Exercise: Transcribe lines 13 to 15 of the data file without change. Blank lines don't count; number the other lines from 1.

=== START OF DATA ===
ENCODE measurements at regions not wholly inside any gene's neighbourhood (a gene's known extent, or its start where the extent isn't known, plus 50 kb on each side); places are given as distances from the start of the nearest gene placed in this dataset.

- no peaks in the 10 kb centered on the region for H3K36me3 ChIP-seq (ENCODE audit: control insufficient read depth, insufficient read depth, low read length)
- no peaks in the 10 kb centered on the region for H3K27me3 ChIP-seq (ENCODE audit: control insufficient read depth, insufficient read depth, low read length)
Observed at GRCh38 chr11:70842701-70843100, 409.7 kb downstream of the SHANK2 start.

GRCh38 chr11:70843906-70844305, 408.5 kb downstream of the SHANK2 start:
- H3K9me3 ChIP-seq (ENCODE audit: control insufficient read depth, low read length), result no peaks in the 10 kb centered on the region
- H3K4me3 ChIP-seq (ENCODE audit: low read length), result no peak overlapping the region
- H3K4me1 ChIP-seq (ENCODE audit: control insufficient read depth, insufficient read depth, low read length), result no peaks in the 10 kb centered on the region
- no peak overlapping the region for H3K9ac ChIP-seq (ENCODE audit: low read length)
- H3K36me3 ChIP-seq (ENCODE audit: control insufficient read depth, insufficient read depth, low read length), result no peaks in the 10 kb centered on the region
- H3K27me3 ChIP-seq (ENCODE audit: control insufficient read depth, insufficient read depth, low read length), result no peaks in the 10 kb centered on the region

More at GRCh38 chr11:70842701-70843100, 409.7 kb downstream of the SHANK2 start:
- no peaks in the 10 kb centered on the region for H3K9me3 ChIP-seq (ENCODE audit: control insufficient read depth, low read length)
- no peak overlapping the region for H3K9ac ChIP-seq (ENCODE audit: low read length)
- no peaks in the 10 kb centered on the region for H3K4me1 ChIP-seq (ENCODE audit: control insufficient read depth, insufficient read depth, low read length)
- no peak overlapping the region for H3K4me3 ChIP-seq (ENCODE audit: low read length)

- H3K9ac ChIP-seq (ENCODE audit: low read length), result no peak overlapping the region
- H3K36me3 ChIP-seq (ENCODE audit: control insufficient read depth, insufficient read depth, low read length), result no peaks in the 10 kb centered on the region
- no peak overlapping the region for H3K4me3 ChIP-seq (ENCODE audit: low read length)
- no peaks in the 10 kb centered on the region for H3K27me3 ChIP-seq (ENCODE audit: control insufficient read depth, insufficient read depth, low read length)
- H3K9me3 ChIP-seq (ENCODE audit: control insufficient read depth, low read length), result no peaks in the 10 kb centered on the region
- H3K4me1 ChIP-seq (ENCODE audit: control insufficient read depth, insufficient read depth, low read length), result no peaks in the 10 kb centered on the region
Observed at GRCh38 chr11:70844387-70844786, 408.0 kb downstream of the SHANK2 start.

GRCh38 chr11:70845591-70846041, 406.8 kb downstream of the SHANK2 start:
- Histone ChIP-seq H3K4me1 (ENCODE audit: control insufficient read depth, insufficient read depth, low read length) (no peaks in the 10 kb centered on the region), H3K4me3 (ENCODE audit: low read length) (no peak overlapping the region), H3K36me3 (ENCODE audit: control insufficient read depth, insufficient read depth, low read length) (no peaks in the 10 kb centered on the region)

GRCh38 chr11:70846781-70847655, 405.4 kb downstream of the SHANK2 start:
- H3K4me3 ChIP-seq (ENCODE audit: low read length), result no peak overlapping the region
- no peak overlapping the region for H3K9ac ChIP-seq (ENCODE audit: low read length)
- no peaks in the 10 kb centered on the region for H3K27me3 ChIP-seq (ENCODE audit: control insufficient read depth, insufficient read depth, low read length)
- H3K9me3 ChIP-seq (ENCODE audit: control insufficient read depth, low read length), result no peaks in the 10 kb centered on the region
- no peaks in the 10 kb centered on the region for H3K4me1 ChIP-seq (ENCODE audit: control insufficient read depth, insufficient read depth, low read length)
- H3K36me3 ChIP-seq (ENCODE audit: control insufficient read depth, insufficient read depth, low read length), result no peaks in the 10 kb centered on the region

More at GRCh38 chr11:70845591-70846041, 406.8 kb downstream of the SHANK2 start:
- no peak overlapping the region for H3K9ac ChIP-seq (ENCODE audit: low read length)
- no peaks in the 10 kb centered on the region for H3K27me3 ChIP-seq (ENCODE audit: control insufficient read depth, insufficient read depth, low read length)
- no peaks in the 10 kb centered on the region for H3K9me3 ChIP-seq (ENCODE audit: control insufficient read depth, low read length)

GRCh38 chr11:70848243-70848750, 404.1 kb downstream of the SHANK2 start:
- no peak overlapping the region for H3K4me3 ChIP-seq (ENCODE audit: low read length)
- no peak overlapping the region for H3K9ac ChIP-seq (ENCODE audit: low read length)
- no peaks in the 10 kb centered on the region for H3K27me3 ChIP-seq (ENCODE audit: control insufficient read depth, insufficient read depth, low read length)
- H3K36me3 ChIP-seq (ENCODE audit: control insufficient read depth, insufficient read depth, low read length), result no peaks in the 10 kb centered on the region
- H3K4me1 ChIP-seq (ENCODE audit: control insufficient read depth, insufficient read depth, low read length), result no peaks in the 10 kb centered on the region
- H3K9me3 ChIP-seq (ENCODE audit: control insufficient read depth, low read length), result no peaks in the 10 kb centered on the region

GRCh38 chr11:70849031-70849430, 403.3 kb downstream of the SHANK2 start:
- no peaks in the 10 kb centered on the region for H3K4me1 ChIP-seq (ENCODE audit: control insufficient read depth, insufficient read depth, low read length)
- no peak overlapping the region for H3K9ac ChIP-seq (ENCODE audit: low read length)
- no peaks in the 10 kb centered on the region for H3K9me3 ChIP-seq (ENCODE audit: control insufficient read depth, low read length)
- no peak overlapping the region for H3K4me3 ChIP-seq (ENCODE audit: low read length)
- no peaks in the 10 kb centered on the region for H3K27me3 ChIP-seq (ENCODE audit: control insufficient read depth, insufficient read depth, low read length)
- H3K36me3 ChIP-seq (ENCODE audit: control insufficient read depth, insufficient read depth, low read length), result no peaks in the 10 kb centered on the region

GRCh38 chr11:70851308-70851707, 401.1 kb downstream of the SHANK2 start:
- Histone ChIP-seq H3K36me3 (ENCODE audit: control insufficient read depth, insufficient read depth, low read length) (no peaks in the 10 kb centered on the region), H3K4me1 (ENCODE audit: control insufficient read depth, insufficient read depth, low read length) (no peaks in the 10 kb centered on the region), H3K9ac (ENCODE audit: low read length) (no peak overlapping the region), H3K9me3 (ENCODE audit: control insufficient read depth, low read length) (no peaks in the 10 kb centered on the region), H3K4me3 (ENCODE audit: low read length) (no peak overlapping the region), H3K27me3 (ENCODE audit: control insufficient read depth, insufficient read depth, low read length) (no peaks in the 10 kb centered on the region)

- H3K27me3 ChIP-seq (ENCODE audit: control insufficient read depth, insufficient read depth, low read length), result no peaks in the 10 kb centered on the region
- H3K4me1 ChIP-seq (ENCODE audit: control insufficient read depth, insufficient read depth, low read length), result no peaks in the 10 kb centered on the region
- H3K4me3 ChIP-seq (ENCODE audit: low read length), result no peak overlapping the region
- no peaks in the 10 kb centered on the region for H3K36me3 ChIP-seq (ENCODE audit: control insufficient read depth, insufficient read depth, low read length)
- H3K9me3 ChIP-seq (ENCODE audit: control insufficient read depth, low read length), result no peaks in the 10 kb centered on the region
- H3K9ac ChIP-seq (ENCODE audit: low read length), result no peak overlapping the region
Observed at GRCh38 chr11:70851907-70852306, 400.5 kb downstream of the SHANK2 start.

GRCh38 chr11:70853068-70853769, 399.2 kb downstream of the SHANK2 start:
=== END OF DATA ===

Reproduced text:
- no peaks in the 10 kb centered on the region for H3K9me3 ChIP-seq (ENCODE audit: control insufficient read depth, low read length)
- no peak overlapping the region for H3K9ac ChIP-seq (ENCODE audit: low read length)
- no peaks in the 10 kb centered on the region for H3K4me1 ChIP-seq (ENCODE audit: control insufficient read depth, insufficient read depth, low read length)